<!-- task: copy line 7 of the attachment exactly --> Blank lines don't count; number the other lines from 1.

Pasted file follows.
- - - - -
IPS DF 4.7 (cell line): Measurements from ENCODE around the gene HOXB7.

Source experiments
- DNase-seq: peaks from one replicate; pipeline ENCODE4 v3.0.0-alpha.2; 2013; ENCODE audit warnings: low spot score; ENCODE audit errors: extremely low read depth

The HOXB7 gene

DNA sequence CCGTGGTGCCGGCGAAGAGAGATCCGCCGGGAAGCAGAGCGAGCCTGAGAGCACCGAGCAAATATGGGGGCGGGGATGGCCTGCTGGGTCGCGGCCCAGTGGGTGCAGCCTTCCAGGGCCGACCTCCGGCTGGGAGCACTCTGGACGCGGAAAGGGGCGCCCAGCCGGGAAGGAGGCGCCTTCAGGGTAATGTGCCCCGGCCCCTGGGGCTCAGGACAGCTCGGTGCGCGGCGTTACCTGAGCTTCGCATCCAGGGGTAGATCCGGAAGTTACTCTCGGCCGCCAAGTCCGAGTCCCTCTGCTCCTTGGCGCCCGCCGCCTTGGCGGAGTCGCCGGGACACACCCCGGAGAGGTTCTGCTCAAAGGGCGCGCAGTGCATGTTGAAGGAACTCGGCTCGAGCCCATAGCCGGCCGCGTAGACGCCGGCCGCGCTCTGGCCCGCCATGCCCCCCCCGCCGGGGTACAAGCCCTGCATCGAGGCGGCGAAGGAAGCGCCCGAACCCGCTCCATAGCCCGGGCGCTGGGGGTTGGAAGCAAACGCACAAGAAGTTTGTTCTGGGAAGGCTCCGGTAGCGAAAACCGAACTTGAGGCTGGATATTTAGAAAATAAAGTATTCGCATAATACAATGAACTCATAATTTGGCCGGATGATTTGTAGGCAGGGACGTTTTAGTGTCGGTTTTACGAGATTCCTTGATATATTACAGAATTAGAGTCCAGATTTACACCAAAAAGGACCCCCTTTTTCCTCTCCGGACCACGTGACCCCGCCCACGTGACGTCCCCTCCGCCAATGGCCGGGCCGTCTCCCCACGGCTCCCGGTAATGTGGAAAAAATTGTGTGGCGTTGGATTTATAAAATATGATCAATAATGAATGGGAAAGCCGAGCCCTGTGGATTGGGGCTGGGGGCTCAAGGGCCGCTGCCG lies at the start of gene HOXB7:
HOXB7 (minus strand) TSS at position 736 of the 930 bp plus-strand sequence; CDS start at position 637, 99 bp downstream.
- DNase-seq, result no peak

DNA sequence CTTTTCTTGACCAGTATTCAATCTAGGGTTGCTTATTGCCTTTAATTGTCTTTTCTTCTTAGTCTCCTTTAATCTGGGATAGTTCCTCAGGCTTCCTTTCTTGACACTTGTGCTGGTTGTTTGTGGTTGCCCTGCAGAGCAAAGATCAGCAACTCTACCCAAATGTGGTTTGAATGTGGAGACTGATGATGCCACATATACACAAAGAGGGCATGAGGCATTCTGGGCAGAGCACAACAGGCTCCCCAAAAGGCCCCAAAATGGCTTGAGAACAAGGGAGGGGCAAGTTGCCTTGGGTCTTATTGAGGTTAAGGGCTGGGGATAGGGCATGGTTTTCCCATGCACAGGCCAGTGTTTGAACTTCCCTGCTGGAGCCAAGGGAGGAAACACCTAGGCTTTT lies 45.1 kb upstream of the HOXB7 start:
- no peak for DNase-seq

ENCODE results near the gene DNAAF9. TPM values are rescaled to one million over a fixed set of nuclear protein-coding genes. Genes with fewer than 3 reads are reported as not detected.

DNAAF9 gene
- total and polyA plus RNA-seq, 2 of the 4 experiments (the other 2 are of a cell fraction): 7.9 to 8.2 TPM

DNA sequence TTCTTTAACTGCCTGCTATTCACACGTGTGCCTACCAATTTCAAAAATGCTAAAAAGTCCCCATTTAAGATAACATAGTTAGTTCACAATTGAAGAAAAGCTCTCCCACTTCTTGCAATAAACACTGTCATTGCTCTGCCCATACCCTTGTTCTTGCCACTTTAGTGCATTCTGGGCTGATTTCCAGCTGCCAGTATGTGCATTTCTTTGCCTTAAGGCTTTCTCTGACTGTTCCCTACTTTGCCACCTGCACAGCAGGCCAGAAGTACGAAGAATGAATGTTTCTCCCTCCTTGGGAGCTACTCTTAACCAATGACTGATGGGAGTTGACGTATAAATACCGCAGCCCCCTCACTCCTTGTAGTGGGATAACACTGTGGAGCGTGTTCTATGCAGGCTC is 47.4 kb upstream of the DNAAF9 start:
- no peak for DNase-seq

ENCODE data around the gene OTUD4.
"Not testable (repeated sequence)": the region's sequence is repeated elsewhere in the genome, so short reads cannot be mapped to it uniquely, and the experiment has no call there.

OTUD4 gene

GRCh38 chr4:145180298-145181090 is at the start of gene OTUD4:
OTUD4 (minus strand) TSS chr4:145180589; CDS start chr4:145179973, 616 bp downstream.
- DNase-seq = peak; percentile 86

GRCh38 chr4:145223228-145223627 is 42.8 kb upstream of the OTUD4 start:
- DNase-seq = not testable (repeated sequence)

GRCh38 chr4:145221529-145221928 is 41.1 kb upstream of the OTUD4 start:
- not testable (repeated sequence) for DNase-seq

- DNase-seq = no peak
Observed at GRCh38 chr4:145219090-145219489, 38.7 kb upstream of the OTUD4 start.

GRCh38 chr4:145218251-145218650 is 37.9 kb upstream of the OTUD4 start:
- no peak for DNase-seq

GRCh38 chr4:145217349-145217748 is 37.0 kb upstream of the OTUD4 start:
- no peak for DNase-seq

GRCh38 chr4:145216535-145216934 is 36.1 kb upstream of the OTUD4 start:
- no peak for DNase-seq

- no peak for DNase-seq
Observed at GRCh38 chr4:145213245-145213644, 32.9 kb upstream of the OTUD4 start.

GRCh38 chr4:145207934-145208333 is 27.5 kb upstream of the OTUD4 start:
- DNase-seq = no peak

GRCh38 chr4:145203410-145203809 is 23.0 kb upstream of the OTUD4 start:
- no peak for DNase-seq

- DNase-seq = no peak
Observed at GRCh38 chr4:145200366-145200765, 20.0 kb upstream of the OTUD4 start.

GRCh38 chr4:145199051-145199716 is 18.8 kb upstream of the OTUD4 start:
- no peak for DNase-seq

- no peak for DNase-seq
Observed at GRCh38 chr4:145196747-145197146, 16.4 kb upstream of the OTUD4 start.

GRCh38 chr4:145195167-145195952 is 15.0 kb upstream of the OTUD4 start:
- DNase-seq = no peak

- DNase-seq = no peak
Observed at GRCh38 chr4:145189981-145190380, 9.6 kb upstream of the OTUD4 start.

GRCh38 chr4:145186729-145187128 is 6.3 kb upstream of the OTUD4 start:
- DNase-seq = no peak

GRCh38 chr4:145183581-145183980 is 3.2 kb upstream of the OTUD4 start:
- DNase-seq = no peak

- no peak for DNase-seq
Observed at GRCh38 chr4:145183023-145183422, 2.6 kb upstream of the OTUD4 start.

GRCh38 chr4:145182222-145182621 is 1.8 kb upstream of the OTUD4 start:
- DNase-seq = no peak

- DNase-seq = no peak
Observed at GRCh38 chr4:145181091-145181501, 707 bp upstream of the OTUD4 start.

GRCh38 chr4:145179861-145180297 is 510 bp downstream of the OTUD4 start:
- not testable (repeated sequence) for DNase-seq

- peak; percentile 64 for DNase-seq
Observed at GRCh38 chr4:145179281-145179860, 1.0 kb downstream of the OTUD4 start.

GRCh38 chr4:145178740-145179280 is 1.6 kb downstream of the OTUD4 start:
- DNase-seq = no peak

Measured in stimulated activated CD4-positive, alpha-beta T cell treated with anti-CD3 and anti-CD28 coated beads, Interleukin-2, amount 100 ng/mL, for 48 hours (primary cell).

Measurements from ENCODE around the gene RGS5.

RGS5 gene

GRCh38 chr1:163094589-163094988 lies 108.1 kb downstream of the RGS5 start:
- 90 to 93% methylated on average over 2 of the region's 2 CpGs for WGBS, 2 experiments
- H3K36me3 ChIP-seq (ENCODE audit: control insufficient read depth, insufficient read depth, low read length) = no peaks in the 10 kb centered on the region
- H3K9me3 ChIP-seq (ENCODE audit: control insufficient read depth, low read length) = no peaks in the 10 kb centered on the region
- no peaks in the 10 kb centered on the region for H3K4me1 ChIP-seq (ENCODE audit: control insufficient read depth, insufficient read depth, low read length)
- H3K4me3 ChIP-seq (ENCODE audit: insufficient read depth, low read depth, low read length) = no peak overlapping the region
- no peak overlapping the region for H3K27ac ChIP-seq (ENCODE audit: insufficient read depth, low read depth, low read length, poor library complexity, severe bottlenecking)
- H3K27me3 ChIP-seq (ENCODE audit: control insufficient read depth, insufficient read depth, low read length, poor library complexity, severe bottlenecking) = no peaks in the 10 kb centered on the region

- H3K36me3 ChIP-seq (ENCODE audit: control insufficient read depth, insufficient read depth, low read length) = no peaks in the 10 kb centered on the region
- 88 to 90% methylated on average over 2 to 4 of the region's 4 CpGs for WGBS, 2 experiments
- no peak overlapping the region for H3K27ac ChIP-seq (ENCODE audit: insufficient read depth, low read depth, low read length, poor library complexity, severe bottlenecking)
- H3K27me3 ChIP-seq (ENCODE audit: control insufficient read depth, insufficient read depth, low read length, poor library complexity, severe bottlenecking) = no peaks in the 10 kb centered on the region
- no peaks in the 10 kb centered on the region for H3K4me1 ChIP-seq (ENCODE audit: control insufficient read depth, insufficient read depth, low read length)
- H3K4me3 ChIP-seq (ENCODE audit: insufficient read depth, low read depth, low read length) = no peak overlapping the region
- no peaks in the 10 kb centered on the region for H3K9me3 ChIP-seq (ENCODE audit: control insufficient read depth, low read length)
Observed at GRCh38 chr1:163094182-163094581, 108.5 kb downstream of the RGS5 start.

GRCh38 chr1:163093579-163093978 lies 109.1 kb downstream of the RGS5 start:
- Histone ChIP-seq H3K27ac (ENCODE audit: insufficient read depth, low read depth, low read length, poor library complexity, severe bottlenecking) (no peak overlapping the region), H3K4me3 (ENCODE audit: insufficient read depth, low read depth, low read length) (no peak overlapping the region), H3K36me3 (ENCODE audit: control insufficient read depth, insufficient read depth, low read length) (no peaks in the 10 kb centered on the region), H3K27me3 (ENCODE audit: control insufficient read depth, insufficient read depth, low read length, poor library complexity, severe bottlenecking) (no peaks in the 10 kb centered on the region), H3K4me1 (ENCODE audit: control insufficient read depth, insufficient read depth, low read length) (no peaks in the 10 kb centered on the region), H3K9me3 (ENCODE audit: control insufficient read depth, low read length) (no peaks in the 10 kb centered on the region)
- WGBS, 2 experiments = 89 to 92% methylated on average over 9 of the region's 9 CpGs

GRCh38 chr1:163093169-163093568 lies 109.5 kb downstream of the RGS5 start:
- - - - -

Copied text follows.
- DNase-seq, result no peak